Missouri’s state constitution, unlike the U.S. Constitution, explicitly protects an individual’s right to vote.
But a group of prominent Republican donors, Christian conservative activists and friends of John Ashcroft, a former Missouri senator and governor who served as U.S. attorney general during the George W. Bush administration, have come together in an attempt to elect Ashcroft’s son Jay secretary of state of Missouri, with the hope that he will roll back that constitutional right and push through a strict voter ID law.
Jay Ashcroft has made voter ID a centerpiece of both his primary and general election campaigns. Last year, he took advantage of a Missouri law that allows citizens to propose ballot initiatives to file a proposed constitutional amendment that would roll back the state’s constitutional right to vote and allow the state to enforce a voter ID law. Ashcroft’s amendment will be on the ballot in November.
Ashcroft’s arguments center around the usual conservative voter-fraud boogeyman. “We’re talking about potential fraud that changes statewide elections,” he has argued.
Ari Berman of The Nation reported this year that “5 percent of the electorate [in Missouri]—220,000 registered voters—lack a government-issued photo ID, according to the secretary of state’s office, and [voter ID] would cost the state nearly $17 million to implement in the first three years.”
The current secretary of state, Democrat Jason Kander, is running for U.S. Senate, hoping to unseat Roy Blunt. Of the eight secretary of state races in the country this cycle, six are for offices that are currently held by Democrats.
Behind Ashcroft’s campaign to roll back the right to vote in Missouri is a confluence of big-money donors, Religious Right activists and friends of the candidate’s father. According to campaign finance reports, nearly half of the $824,788 donated to Ashcroft’s campaign has come from just four individuals, three of whom are related to each other.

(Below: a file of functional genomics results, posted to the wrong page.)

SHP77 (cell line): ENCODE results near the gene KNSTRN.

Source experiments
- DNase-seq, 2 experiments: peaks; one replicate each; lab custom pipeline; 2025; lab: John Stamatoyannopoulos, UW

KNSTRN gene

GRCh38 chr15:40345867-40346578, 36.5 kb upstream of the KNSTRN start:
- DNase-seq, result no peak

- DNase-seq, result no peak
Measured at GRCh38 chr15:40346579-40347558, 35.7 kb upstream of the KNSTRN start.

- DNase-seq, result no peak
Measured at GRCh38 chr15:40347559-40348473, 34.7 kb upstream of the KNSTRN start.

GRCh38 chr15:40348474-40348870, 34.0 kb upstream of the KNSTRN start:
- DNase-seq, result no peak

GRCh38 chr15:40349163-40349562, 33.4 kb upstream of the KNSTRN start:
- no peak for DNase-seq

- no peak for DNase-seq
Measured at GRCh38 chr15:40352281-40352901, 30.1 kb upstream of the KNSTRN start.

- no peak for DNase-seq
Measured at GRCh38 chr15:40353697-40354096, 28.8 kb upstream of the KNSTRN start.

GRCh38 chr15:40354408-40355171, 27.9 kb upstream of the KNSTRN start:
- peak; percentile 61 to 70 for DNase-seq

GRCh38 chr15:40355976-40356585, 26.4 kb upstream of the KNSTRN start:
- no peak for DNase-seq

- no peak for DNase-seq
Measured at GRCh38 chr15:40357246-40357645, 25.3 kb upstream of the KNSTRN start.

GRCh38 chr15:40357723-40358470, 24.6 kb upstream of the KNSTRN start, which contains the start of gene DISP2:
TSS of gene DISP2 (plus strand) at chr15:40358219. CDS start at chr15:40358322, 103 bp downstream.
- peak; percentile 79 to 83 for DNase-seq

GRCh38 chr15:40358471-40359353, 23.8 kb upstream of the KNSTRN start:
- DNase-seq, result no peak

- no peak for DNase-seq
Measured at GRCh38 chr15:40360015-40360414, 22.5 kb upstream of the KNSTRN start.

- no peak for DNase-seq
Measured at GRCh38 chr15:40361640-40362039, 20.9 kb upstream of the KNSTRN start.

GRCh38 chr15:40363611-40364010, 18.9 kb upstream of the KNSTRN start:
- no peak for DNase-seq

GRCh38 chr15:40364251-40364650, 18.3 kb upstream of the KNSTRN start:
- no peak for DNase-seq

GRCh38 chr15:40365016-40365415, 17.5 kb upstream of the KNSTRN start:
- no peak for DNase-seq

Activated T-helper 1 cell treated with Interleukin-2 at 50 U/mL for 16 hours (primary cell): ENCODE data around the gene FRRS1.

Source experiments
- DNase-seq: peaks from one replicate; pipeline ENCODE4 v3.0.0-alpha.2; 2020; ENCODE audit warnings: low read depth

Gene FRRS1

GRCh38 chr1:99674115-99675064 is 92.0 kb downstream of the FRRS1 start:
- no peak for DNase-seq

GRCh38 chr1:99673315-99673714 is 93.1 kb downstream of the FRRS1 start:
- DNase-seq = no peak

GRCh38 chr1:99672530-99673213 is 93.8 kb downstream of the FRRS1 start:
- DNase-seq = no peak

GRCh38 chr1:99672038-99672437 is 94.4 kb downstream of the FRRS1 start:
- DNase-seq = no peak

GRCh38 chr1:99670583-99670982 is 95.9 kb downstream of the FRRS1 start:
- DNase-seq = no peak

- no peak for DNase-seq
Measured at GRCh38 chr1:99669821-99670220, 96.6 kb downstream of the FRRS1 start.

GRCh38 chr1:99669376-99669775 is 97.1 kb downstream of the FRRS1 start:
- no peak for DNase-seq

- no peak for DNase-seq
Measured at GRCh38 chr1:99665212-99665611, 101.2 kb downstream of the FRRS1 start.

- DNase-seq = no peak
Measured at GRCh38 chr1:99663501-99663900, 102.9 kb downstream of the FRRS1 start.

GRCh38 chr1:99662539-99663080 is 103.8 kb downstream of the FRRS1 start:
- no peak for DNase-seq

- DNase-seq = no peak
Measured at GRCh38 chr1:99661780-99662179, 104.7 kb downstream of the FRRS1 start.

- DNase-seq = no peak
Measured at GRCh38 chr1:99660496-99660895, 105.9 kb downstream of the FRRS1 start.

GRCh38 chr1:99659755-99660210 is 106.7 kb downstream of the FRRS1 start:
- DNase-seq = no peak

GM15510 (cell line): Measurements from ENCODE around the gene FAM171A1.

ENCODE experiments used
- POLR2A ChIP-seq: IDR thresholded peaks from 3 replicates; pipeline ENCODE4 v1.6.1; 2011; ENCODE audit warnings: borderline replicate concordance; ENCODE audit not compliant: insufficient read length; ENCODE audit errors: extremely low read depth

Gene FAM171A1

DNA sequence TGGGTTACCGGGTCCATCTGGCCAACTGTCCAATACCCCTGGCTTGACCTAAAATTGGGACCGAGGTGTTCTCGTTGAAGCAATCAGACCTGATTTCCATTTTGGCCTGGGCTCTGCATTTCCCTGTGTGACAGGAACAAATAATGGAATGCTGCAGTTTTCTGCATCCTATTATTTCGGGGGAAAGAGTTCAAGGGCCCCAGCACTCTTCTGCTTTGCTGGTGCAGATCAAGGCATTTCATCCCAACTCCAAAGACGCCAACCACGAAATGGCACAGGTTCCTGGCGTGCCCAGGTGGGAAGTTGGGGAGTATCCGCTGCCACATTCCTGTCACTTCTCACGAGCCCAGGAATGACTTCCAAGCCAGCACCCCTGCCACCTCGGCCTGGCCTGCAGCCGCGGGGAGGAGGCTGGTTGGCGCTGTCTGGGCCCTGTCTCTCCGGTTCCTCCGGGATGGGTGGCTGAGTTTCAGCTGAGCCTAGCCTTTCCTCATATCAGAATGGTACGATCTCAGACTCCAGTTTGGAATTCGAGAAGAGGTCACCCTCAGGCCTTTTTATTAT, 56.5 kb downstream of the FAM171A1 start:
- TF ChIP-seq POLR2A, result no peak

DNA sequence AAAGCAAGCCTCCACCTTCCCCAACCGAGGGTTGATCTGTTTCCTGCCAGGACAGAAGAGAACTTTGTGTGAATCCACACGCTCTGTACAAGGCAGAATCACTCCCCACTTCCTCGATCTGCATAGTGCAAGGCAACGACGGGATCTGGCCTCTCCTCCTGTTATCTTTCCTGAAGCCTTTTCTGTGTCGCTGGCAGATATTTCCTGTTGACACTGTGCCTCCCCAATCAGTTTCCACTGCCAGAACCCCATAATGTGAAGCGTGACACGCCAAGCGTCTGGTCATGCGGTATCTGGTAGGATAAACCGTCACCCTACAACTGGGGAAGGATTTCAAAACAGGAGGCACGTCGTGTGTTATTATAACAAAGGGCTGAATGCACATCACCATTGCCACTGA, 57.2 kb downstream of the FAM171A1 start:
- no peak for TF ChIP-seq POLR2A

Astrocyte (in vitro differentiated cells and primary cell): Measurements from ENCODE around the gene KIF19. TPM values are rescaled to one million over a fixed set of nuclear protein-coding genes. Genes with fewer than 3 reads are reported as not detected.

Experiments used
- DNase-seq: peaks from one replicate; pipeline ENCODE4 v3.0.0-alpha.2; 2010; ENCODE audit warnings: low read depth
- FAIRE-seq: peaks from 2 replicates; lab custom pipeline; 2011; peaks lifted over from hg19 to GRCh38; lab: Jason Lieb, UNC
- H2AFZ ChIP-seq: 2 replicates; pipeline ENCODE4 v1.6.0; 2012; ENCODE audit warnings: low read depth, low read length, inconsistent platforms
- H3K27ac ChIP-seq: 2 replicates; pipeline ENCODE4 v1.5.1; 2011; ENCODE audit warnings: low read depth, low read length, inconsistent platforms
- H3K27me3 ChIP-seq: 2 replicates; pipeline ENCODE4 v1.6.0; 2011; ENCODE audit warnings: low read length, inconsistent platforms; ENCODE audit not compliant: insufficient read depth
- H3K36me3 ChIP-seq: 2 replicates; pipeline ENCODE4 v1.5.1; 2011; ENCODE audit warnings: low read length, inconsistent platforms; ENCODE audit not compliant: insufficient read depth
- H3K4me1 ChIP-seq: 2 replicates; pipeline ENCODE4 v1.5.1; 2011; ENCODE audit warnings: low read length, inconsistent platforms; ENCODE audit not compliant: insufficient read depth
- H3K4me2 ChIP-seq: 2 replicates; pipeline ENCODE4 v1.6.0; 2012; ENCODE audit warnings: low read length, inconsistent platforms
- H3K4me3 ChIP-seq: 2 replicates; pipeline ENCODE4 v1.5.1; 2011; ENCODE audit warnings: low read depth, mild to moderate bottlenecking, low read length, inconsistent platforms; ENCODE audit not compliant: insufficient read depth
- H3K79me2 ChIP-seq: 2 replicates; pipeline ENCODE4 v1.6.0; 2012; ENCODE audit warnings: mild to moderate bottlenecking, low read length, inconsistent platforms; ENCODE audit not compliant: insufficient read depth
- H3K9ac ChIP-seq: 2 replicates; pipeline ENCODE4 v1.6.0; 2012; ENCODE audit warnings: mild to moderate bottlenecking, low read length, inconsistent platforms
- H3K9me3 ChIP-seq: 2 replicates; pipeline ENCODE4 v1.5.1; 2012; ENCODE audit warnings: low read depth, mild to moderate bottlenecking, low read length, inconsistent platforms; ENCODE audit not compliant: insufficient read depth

David Humphreys has contributed $200,000 to Ashcroft’s campaign, while his mother Ethelmae and his sister Sarah Humphreys Atkins each donated $50,000. The Humphreys family are the owners of TAMKO, a manufacturer of building products. According to the Kansas City Star, the family has “poured $2.75 million into a political action committee that for months has been targeting Republicans who oppose a ‘right to work’ law.” David Humphreys also contributed $1,000,000 to a super PAC supporting Marco Rubio’s failed presidential campaign.
The last 990 tax form filed by the Humphreys’ family foundation shows that in 2014 the foundation contributed to a variety of organizations connected to the conservative Koch brothers, including a $500,000 contribution to Americans for Prosperity and smaller contributions to the Heartland Institute, the Competitive Enterprise Institute and the Mercatus Center.
Another $100,000 donated to Jay Ashcroft’s campaign came directly from the corporate treasury of the CNS Corporation, a Missouri-based holding company owned by pastor and businessman Charles Sharpe. Sharpe Holdings is one of the numerous companies that filed suit against the Obama administration’s contraceptive insurance mandate, an issue that ended up being heard by the Supreme Court as part of the Hobby Lobby case.
Sharpe is also the founder a school called the Heartland Christian Academy that has come under scrutiny for its sometimes extreme use of corporal punishment.
Beyond these four individuals, Ashcroft has received contributions from influential members of the Christian Right, including $5,000 from Pat Robertson, chairman of the Christian Broadcasting Network. John Ashcroft is a professor at Robertson’s Regent University.
Other major funders include other friends of John Ashcroft, including his business partner David Ayers, Bush administration colleague Donald Rumsfeld, former Assistant Attorney General Viet Dinh, and the chair of Scooter Libby’s legal defense trust, Mel Sembler.
This group has joined together to fund a campaign that at its core is about rolling back the right to vote and the protection of that right in Missouri’s constitution.